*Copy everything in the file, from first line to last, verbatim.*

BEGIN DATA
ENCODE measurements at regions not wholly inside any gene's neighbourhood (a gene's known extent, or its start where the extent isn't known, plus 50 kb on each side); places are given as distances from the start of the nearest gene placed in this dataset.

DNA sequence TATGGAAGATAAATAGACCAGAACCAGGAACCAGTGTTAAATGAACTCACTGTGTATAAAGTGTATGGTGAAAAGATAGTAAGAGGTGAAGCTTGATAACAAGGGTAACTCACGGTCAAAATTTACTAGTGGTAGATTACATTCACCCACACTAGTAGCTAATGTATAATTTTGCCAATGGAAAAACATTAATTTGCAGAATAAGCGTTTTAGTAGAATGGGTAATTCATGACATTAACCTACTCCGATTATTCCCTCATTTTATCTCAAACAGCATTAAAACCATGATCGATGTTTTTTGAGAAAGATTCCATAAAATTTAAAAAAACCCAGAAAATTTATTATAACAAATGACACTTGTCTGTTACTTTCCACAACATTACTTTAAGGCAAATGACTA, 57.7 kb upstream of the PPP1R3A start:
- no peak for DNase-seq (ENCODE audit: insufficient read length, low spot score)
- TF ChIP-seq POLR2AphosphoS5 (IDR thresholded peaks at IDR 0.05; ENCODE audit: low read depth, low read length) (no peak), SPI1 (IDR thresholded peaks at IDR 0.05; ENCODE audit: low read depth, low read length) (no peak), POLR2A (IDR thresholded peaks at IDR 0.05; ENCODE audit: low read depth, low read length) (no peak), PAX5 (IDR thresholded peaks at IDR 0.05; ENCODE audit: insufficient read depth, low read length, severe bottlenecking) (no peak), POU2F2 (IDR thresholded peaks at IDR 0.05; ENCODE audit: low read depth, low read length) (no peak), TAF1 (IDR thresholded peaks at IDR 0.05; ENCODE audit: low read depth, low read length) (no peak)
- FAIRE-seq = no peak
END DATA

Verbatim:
ENCODE measurements at regions not wholly inside any gene's neighbourhood (a gene's known extent, or its start where the extent isn't known, plus 50 kb on each side); places are given as distances from the start of the nearest gene placed in this dataset.

DNA sequence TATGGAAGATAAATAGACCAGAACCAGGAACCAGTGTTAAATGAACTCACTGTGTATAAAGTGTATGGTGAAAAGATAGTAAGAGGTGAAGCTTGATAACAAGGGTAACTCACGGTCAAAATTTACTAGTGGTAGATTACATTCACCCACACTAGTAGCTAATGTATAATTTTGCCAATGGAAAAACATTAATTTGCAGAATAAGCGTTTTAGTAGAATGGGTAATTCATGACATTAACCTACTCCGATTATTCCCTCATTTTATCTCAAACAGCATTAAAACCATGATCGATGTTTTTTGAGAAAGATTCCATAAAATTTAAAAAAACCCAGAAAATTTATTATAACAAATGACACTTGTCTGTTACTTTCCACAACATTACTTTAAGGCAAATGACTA, 57.7 kb upstream of the PPP1R3A start:
- no peak for DNase-seq (ENCODE audit: insufficient read length, low spot score)
- TF ChIP-seq POLR2AphosphoS5 (IDR thresholded peaks at IDR 0.05; ENCODE audit: low read depth, low read length) (no peak), SPI1 (IDR thresholded peaks at IDR 0.05; ENCODE audit: low read depth, low read length) (no peak), POLR2A (IDR thresholded peaks at IDR 0.05; ENCODE audit: low read depth, low read length) (no peak), PAX5 (IDR thresholded peaks at IDR 0.05; ENCODE audit: insufficient read depth, low read length, severe bottlenecking) (no peak), POU2F2 (IDR thresholded peaks at IDR 0.05; ENCODE audit: low read depth, low read length) (no peak), TAF1 (IDR thresholded peaks at IDR 0.05; ENCODE audit: low read depth, low read length) (no peak)
- FAIRE-seq = no peak